Tuesday, June 05, 2007

Change in Australian Higher Education - UNSW's Singapore Problems

The University of New South Wales (UNSW) has closed its newly opened Singapore campus because of disappointing student numbers. Apparently only 148 students enrolled in the initial intake as compared with an anticipated 300, opening up a $15 million revenue hole.

Back in April 2004, UNSW announced with much fanfare that agreement had been reached with the Government of Singapore to establish Singapore's first foreign university.

The University stated that UNSW Singapore would be the first wholly-owned and operated research and teaching campus to be established overseas by an Australian university as well as UNSW's first offshore campus.

The announcement of the new venture was jointly made by Singapore's Minister for Trade and Industry, Mr George Yeo, and UNSW's Deputy Vice-Chancellor (International), Professor John Ingleson.

Professor Ingleson said at the time that UNSW Singapore would be a major research and teaching institution independently governed and run by UNSW.

"This sets it apart from most offshore universities which are primarily teaching-only institutions. It is also unique in that there will be no third-party involvement," he said.

To be viable, the new venture had to attract non-Singaporean students to study in Singapore. This does not appear to have happened to the expected degree.

In a story on Channel Asia, UNSW VC Professor Fred Hilmer said that the university had anticipated an initial intake of 300 students, but its current enrolment was only 148. And, based on applications for its second intake in August, the university projected that it would achieve just over half of its enrolment target of 480.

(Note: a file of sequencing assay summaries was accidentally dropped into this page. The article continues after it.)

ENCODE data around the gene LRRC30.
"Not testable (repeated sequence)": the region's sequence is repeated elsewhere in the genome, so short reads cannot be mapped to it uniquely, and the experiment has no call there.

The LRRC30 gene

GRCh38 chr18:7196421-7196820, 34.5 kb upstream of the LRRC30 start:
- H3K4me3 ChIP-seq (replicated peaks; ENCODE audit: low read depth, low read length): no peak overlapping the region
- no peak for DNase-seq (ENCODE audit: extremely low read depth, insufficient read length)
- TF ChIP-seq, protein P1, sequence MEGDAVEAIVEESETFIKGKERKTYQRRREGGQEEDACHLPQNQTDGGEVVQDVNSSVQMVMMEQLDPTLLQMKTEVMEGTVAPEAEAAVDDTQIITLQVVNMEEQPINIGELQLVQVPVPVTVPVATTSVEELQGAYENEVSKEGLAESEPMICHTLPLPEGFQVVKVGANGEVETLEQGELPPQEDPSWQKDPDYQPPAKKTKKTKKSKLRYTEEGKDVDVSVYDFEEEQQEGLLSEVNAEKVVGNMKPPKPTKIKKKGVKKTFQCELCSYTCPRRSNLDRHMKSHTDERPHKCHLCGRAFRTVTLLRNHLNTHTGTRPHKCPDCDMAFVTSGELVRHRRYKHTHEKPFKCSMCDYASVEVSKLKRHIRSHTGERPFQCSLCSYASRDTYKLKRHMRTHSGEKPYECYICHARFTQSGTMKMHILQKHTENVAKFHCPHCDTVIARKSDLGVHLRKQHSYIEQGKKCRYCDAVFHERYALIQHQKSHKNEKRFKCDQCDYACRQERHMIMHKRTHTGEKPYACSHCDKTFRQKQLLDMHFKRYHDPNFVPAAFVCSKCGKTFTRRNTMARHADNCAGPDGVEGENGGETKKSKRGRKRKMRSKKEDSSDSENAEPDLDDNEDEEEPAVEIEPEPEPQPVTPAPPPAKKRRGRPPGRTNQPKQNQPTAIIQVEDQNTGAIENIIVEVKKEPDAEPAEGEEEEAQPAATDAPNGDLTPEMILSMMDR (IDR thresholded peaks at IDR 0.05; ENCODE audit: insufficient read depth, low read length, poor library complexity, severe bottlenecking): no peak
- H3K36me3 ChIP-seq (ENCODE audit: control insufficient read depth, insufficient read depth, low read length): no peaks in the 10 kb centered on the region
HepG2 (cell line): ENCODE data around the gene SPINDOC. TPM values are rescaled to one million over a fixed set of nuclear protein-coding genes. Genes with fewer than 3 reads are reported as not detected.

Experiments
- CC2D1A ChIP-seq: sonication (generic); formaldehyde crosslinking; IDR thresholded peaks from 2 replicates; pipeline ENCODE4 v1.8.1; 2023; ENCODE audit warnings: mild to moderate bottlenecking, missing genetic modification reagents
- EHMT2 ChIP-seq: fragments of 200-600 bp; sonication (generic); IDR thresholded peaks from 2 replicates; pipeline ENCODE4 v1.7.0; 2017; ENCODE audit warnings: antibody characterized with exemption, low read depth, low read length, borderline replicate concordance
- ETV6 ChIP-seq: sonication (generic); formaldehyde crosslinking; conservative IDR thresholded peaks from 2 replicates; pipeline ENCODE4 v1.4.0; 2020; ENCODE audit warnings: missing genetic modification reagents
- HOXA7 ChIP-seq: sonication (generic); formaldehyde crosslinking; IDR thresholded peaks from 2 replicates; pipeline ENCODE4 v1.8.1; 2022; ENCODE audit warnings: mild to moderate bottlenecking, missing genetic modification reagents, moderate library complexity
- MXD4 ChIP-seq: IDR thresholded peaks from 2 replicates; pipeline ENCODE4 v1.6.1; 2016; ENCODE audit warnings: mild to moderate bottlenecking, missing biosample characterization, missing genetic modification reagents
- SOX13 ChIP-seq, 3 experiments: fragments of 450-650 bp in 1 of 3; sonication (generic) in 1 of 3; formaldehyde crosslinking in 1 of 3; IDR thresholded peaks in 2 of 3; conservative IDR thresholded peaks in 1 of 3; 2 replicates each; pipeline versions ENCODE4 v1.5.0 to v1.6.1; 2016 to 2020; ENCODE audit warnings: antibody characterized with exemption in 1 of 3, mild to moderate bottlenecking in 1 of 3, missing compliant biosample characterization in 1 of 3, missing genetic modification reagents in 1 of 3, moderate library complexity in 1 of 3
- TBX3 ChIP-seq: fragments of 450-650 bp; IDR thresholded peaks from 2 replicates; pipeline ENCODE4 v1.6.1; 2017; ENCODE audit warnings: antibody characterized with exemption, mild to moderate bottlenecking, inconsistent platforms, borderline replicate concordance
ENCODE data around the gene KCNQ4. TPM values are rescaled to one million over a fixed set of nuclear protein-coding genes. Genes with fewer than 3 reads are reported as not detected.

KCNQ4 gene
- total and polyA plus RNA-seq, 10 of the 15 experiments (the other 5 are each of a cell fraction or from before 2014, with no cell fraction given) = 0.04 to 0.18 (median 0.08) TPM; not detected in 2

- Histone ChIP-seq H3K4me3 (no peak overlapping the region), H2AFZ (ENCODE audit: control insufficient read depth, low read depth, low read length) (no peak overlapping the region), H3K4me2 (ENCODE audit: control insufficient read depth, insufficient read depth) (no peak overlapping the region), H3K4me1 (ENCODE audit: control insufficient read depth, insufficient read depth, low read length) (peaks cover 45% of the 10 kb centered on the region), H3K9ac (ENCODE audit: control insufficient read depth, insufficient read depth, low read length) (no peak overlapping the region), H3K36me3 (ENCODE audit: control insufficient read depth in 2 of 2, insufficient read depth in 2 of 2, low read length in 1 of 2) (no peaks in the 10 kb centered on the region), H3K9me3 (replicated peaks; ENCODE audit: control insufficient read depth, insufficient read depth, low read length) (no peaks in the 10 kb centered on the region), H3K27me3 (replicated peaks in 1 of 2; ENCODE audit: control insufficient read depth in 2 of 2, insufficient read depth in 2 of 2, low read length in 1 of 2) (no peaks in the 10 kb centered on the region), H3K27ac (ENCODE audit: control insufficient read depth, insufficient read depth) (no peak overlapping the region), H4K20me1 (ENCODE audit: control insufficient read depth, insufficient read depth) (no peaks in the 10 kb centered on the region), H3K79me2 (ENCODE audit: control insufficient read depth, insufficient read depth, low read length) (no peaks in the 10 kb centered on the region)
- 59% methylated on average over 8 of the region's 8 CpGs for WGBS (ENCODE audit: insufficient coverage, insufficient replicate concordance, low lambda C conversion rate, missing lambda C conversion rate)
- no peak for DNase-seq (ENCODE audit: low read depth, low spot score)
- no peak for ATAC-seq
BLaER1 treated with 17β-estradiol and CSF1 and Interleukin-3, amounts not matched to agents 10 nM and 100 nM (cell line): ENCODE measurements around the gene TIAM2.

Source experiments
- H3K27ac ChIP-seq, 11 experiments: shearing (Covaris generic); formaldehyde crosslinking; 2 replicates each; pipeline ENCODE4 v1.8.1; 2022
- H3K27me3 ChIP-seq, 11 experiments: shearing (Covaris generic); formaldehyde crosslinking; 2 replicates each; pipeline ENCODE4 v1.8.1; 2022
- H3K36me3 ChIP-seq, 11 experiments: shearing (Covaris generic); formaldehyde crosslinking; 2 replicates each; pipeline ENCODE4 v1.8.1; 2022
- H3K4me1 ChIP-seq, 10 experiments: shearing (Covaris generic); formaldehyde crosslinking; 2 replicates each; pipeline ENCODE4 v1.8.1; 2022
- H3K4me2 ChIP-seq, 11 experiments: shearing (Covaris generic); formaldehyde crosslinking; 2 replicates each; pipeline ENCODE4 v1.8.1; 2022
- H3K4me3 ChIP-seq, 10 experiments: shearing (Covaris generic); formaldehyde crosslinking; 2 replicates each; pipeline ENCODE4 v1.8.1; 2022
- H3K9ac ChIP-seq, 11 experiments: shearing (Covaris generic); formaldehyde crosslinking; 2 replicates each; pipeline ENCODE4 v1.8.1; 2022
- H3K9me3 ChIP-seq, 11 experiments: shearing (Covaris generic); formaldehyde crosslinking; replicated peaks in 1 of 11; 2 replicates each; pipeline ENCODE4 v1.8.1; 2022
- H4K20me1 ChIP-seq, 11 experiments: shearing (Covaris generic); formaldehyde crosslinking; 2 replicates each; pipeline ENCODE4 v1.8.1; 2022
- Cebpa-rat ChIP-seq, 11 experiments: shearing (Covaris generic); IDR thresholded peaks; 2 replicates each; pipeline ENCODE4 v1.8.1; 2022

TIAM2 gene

According to Professor Hilmer, every 20 students fewer meant A$1 million ($1.2 million) less in tuition fees. So, the firstyear enrolment numbers would equate to a shortfall of A$15 million.

“An intensive review of our operations in Singapore clearly indicates that to continue would involve an unacceptable level of risk to our institution,” Prof Hilmer said.

The University tried to negotiate a scaled down version of its plans with the Singapore Economic Development Board, but failed. According to a story on Yawning Bread's blog, the UNSW failure followed an earlier decision by Warwick University rejecting the idea of a Singapore campus.

The University has offered places and financial support to students wishing to continue their studies in Australia, but this has left staff and some students facing an uncertain future. The total cost to the University of the failed venture is estimated at $40 million.

In an earlier story on this blog, Sandra Welsman looked at the change pressures and processes affecting Australia's universities. UNSW's high profile Singapore failure is an example of the processes she described at work. It probably won't affect UNSW's main campus operations, but it shows the problems that Australia's universities face as they try to respond to domestic change and growing international competition.

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